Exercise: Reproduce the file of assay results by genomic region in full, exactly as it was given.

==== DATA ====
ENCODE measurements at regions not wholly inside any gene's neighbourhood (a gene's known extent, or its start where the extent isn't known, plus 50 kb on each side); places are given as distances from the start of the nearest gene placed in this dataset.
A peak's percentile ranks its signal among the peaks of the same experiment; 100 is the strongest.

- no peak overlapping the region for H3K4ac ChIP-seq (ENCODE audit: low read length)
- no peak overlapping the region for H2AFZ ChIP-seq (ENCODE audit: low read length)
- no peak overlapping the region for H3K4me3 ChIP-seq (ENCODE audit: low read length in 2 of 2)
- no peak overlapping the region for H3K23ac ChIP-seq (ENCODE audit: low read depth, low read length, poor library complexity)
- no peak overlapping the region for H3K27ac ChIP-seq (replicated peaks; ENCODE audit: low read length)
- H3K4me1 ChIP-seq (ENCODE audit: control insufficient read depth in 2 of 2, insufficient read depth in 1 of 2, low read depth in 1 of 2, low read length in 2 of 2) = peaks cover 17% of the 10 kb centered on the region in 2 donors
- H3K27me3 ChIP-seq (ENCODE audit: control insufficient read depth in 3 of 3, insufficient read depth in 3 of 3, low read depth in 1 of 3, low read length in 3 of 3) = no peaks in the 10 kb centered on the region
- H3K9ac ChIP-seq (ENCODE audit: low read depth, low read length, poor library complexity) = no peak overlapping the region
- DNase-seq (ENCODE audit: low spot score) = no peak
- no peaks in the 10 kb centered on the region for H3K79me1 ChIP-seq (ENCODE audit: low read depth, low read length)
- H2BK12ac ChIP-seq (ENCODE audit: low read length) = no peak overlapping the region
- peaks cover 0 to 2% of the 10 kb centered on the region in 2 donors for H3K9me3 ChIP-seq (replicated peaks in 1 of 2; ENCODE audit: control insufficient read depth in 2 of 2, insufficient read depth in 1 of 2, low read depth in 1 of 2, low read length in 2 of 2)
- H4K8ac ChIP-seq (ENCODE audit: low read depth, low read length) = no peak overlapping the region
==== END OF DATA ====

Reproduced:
ENCODE measurements at regions not wholly inside any gene's neighbourhood (a gene's known extent, or its start where the extent isn't known, plus 50 kb on each side); places are given as distances from the start of the nearest gene placed in this dataset.
A peak's percentile ranks its signal among the peaks of the same experiment; 100 is the strongest.

- no peak overlapping the region for H3K4ac ChIP-seq (ENCODE audit: low read length)
- no peak overlapping the region for H2AFZ ChIP-seq (ENCODE audit: low read length)
- no peak overlapping the region for H3K4me3 ChIP-seq (ENCODE audit: low read length in 2 of 2)
- no peak overlapping the region for H3K23ac ChIP-seq (ENCODE audit: low read depth, low read length, poor library complexity)
- no peak overlapping the region for H3K27ac ChIP-seq (replicated peaks; ENCODE audit: low read length)
- H3K4me1 ChIP-seq (ENCODE audit: control insufficient read depth in 2 of 2, insufficient read depth in 1 of 2, low read depth in 1 of 2, low read length in 2 of 2) = peaks cover 17% of the 10 kb centered on the region in 2 donors
- H3K27me3 ChIP-seq (ENCODE audit: control insufficient read depth in 3 of 3, insufficient read depth in 3 of 3, low read depth in 1 of 3, low read length in 3 of 3) = no peaks in the 10 kb centered on the region
- H3K9ac ChIP-seq (ENCODE audit: low read depth, low read length, poor library complexity) = no peak overlapping the region
- DNase-seq (ENCODE audit: low spot score) = no peak
- no peaks in the 10 kb centered on the region for H3K79me1 ChIP-seq (ENCODE audit: low read depth, low read length)
- H2BK12ac ChIP-seq (ENCODE audit: low read length) = no peak overlapping the region
- peaks cover 0 to 2% of the 10 kb centered on the region in 2 donors for H3K9me3 ChIP-seq (replicated peaks in 1 of 2; ENCODE audit: control insufficient read depth in 2 of 2, insufficient read depth in 1 of 2, low read depth in 1 of 2, low read length in 2 of 2)
- H4K8ac ChIP-seq (ENCODE audit: low read depth, low read length) = no peak overlapping the region